Of the total $250 billion in Chinese products currently subject to U.S. tariffs, around 82 percent will instead be exported by firms in other countries, the study estimated. While 12 percent was estimated to be retained by Chinese companies, only 6 percent would be captured by domestic U.S. firms.
Meanwhile, of the U.S. exports subject to Chinese tariffs, about 85 percent would be captured by outside markets, UNCTAD estimated. The report said U.S. firms would likely retain less than 10 percent of those exports, while Chinese businesses would capture around 5 percent.
The countries expected to benefit the most were those that had the economic capacity to replace U.S. and Chinese firms. EU exports would capture $70 billion of U.S.-China bilateral trade, the report estimated, while Japan, Mexico and Canada would each gain around $20 billion.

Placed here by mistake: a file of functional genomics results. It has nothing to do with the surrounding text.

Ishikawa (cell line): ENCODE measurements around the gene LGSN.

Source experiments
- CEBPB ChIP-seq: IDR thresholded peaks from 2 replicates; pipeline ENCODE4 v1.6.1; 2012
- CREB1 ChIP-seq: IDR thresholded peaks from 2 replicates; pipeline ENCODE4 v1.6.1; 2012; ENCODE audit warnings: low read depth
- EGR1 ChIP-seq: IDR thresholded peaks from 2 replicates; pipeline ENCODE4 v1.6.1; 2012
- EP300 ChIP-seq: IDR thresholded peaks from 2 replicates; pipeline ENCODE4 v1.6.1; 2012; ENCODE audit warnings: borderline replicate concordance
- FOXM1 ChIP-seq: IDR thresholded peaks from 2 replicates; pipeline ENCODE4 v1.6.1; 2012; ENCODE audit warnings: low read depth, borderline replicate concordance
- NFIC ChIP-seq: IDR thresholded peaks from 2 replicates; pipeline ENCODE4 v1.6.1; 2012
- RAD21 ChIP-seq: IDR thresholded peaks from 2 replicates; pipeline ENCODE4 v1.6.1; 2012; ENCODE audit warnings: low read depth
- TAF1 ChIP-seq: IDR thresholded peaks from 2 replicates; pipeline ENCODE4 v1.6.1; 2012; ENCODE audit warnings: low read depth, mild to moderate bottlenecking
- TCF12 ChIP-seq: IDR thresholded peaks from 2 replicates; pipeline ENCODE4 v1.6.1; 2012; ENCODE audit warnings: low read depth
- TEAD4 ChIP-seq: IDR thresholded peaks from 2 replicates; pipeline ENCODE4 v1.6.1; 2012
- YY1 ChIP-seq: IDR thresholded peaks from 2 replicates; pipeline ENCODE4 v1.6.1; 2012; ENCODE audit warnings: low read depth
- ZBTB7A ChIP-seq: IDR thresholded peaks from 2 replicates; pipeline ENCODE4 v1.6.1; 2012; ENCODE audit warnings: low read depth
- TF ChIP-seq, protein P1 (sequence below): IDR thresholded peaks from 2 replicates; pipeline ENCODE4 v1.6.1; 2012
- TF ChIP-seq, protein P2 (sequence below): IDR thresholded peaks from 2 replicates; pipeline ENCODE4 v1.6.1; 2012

The countries expected to see the highest percentage increase to their current total exports were Australia, Brazil and India.
“Because of the size of their economies, the tariffs imposed by Unites States and China will inevitably have significant repercussions on international trade,” Pamela Coke-Hamilton, head of UNCTAD’s international trade division, said at a press conference on Monday.
“While bilateral tariffs are not very effective in protecting domestic firms, they are valid instruments to limit trade from the targeted country. The effect of U.S.-China tariffs would be mainly distortionary. U.S.-China bilateral trade will decline and be replaced by trade originating in other countries.”